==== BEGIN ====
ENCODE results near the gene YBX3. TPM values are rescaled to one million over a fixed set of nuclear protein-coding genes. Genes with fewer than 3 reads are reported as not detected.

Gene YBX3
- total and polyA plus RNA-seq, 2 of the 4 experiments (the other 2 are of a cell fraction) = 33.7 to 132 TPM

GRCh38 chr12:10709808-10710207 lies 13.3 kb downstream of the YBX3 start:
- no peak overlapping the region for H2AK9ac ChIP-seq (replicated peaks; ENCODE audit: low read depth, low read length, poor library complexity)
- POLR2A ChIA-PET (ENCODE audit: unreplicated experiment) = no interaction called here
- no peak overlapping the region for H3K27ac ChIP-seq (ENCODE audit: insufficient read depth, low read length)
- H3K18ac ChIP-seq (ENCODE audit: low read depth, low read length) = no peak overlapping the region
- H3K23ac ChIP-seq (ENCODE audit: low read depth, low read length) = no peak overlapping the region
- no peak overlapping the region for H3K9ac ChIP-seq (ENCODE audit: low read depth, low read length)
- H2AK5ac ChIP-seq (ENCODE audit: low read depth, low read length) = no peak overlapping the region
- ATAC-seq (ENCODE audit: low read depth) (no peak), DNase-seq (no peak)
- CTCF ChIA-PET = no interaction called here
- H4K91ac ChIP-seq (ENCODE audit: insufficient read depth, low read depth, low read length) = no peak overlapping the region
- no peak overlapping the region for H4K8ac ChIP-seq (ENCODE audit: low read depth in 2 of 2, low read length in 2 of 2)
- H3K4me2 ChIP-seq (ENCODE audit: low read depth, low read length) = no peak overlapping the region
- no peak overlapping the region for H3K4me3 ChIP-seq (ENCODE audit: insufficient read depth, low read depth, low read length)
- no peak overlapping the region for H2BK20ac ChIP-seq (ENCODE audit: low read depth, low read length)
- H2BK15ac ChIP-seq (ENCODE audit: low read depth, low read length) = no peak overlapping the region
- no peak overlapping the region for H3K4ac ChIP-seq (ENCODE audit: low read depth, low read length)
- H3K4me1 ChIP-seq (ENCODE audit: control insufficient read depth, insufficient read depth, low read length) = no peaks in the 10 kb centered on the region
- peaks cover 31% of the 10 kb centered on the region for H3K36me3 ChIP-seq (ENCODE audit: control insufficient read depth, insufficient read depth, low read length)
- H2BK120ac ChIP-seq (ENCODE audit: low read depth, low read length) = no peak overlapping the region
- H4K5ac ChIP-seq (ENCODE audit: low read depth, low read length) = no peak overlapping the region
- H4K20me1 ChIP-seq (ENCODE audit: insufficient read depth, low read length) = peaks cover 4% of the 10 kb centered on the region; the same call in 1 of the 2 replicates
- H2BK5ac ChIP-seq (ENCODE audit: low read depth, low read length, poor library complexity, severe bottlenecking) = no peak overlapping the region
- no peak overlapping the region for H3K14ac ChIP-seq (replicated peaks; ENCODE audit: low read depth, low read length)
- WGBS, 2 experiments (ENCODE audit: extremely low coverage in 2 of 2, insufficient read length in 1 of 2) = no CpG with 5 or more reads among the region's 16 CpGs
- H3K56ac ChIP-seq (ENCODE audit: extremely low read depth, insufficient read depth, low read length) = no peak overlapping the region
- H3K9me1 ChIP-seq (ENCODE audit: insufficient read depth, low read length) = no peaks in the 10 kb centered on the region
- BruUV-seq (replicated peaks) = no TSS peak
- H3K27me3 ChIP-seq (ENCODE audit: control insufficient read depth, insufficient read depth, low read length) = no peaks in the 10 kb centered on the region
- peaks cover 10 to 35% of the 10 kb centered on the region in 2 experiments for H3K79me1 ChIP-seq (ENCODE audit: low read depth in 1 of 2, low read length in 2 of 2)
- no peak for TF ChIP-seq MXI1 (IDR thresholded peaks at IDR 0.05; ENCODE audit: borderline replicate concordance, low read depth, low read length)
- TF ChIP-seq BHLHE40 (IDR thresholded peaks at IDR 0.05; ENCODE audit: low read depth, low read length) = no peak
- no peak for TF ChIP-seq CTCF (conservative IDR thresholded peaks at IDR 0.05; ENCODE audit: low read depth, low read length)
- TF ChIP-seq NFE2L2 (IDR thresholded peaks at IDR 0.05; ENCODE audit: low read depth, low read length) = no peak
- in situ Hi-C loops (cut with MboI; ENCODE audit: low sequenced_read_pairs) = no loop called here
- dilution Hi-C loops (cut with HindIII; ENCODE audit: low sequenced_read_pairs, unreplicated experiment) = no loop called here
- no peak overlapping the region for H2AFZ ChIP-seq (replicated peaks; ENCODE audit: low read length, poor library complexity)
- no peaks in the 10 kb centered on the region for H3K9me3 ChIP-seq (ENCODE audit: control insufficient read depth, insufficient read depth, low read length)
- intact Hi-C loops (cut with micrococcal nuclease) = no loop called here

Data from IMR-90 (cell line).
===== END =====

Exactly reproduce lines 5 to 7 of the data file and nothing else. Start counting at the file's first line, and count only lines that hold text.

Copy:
- no peak overlapping the region for H2AK9ac ChIP-seq (replicated peaks; ENCODE audit: low read depth, low read length, poor library complexity)
- POLR2A ChIA-PET (ENCODE audit: unreplicated experiment) = no interaction called here
- no peak overlapping the region for H3K27ac ChIP-seq (ENCODE audit: insufficient read depth, low read length)